However, that 'well-damped' suspension has a trade-off – it's just way too stiff for town roads, the S60 hits potholes which sends a jolt through the cabin, it isn't entirely pleasant, but hey, throw it around some bends and you'll forgive it.
The Volvo S60 is surprisingly roomy for its size, even though its smaller than a 3 series, it boasts about the same room. The boot is plentiful, however, it could do with some shopping hooks as shopping can roll about. Room in the back isn't exactly plentiful either because 6ft'ers can only just about get comfortable in the rear, but 3 people can sit abreast because the transmission tunnel isn't intrusive.
There are plenty of storage bins in the car too as the S60 features a decent sized cubby hole, glovebox and side door bins. The S60 also comes with 2 cupholders at the front which have rubber mounts ensuring your can of coke doesn't jiggle around and make annoying rattling sounds. However, there are no cupholders in the rear, that may be because of the S60′s trim we had.
The Volvo S60 D2 is fantastic when it comes to economy. I ran it for 3 days driving non-stop and on endless shopping runs, yet the fuel gauge only dropped by a quarter. I also averaged 52.3mpg in the Volvo S60 under a heavy foot and sole town use. The S60 thrashes its German rivals in the race for efficiency.
Is there really much to say about safety when it comes to Volvo? People say "If you're gonna crash, make sure it's in a Volvo". Why? Because Volvo's are the safest cars out there on the market.
The new front design increases the S60′s road presence. The more focused and determined-looking headlamps help create this new, expressive 'face'. The S60′s horizontal lines have been emphasised at both the front and rear. Together with details such as a wider grille and day running lights, they give the S60 a striking, squat presence.
There are several other examples of the attention to detail in the new S60, such as the previously visible washer nozzles have been relocated out of sight under the bonnet and the headlamp washer jets now sit flush to help create a cleaner bumper line. The radar cover has been painted gloss black, which practically makes it disappear in the grille. The chrome frame around the grille has been removed and the new, bigger ironmark badge enhances the new cars' self-confident look.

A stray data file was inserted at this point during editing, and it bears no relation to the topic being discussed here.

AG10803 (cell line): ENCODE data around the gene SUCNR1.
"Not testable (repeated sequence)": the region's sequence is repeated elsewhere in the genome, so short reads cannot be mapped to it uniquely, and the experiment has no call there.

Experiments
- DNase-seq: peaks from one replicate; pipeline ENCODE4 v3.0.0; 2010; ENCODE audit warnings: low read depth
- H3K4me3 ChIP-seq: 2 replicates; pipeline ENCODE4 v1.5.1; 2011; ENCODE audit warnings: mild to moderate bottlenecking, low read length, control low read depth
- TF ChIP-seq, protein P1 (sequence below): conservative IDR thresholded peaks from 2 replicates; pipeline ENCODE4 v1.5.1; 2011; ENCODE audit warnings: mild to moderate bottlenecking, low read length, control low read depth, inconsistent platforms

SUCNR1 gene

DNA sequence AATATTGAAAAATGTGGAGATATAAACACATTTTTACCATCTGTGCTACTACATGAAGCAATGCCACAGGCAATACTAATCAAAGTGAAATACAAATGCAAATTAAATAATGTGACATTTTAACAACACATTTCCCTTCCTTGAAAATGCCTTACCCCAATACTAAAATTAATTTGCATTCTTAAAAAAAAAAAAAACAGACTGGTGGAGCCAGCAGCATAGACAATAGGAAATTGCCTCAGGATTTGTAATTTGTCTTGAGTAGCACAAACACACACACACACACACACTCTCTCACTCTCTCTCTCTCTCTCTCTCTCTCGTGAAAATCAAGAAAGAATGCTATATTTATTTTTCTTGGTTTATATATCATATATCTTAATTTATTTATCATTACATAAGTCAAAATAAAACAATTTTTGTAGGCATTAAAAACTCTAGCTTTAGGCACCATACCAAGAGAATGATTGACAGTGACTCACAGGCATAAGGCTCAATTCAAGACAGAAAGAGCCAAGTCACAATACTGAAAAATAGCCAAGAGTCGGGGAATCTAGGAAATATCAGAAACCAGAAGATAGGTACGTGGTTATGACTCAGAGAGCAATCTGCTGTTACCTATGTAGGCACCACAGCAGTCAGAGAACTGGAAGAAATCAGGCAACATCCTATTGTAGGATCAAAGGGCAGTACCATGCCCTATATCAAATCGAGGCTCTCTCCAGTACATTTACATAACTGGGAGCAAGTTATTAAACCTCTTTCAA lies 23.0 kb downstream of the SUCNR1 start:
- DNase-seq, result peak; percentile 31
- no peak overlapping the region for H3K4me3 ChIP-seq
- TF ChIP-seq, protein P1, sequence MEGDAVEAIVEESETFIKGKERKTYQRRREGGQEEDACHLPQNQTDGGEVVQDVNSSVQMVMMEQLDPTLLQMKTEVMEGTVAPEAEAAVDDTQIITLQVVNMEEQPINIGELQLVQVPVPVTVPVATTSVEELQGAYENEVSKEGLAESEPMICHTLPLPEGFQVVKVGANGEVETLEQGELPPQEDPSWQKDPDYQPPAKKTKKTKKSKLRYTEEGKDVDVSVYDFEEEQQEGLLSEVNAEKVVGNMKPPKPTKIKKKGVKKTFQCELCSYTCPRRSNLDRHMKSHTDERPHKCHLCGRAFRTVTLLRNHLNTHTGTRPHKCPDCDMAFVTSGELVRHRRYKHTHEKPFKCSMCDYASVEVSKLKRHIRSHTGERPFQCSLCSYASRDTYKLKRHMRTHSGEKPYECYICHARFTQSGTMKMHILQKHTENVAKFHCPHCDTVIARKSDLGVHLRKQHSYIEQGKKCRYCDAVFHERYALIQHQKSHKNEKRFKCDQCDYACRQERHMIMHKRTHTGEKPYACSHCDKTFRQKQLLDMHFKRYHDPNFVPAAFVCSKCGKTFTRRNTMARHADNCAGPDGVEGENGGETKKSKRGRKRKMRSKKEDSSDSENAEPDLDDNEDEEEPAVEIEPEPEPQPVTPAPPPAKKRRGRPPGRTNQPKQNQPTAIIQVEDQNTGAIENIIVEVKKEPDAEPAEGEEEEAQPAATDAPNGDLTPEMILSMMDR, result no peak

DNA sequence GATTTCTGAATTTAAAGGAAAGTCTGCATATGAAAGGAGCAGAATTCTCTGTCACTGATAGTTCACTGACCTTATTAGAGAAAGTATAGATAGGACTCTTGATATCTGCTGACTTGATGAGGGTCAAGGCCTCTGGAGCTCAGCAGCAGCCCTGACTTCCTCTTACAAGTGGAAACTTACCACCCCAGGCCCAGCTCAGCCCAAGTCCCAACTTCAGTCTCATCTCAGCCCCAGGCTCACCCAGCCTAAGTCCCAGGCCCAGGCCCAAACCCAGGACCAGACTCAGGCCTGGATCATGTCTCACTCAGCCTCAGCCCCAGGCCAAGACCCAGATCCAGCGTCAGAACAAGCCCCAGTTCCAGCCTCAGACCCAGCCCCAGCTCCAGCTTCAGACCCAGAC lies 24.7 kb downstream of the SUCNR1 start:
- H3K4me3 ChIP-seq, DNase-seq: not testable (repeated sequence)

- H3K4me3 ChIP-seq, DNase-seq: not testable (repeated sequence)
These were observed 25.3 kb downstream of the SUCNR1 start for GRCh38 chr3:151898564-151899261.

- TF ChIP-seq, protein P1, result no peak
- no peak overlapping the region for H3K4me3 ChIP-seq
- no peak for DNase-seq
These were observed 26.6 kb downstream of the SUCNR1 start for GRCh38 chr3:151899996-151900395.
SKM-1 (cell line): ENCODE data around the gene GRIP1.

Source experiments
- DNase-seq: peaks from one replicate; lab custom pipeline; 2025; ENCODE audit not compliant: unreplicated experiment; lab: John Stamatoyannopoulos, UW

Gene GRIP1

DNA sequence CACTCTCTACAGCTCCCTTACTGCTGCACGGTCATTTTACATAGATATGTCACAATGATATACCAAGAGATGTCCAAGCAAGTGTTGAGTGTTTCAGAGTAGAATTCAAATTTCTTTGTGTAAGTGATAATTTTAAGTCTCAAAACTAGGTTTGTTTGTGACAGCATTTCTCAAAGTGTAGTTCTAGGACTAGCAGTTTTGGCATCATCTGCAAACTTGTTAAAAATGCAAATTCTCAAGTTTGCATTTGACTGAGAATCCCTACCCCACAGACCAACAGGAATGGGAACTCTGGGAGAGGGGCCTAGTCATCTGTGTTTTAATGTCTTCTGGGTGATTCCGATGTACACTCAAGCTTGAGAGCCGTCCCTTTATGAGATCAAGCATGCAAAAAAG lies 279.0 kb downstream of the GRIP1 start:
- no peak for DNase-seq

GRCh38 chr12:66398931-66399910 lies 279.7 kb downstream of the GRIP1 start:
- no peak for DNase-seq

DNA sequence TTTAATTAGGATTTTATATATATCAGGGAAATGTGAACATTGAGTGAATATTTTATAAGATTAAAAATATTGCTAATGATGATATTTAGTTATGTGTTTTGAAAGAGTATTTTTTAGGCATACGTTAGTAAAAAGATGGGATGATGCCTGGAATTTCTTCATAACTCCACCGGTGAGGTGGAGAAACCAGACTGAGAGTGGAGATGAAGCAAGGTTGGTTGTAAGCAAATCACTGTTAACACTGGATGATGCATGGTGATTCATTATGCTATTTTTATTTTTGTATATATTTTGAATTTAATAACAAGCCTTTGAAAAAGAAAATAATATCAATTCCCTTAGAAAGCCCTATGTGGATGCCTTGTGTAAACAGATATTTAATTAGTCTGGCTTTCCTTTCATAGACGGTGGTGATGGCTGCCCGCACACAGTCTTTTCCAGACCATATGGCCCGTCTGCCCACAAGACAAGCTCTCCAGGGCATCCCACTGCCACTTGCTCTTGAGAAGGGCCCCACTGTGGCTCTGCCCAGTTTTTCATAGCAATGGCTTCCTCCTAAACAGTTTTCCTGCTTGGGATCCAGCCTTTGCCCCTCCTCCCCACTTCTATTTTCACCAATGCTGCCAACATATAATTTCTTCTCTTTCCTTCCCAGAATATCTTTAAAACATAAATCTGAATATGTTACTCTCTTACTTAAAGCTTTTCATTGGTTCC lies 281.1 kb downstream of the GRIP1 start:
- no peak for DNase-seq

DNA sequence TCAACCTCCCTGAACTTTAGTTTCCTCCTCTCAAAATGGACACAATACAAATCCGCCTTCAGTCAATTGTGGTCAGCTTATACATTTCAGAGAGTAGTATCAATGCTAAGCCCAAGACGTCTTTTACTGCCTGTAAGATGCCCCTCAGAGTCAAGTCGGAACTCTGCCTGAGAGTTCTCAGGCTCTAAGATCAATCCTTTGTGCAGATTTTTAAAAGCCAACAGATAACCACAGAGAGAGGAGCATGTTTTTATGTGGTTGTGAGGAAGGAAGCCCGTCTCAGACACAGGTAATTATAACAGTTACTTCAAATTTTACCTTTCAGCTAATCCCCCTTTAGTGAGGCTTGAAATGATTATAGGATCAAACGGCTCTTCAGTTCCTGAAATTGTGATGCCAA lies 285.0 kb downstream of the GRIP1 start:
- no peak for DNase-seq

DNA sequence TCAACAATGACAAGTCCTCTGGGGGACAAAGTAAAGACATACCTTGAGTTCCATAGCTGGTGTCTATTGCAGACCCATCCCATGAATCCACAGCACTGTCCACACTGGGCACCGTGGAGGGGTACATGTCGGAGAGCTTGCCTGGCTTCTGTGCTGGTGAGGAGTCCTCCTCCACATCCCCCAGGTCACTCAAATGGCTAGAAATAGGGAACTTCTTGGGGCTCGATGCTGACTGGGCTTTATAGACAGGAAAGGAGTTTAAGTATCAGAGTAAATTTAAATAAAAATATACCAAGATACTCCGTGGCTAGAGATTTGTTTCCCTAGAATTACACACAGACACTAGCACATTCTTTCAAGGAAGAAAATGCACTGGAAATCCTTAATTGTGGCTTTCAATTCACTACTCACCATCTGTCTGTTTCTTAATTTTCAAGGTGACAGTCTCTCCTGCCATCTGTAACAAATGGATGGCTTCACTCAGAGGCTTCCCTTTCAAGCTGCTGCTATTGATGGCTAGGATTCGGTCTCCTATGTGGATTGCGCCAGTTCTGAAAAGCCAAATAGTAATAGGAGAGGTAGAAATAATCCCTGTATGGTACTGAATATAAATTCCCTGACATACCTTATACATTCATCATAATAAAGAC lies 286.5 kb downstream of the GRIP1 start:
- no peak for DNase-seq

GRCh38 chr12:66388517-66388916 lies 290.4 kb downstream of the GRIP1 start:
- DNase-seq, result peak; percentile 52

However, the S60 doesn't turn heads like its German rivals, but I have to say it is in no way ugly, it is a very decent looking car.
The Volvo S60 is a great attempt by the sensible swedes at Volvo, but it could do with some quality touch ups. The 1.6-liter engine could do with a bit more power and the suspension could do with a bit of softening. However, if you're in the market for one of these, don't overlook it at all, it is a great family car and very fuel efficient (more than its rivals).
I think just some minor tweaks by Volvo and the S60 could potentially become a big-hit in the small saloon segment.
So, the S60, would I buy it over a C Class? Probably not. Would I cross-shop it when in the market for a small saloon? Of course I would. Is it great value for money? It is priced directly in the firing line of a decent-spec C Class and 3 Series.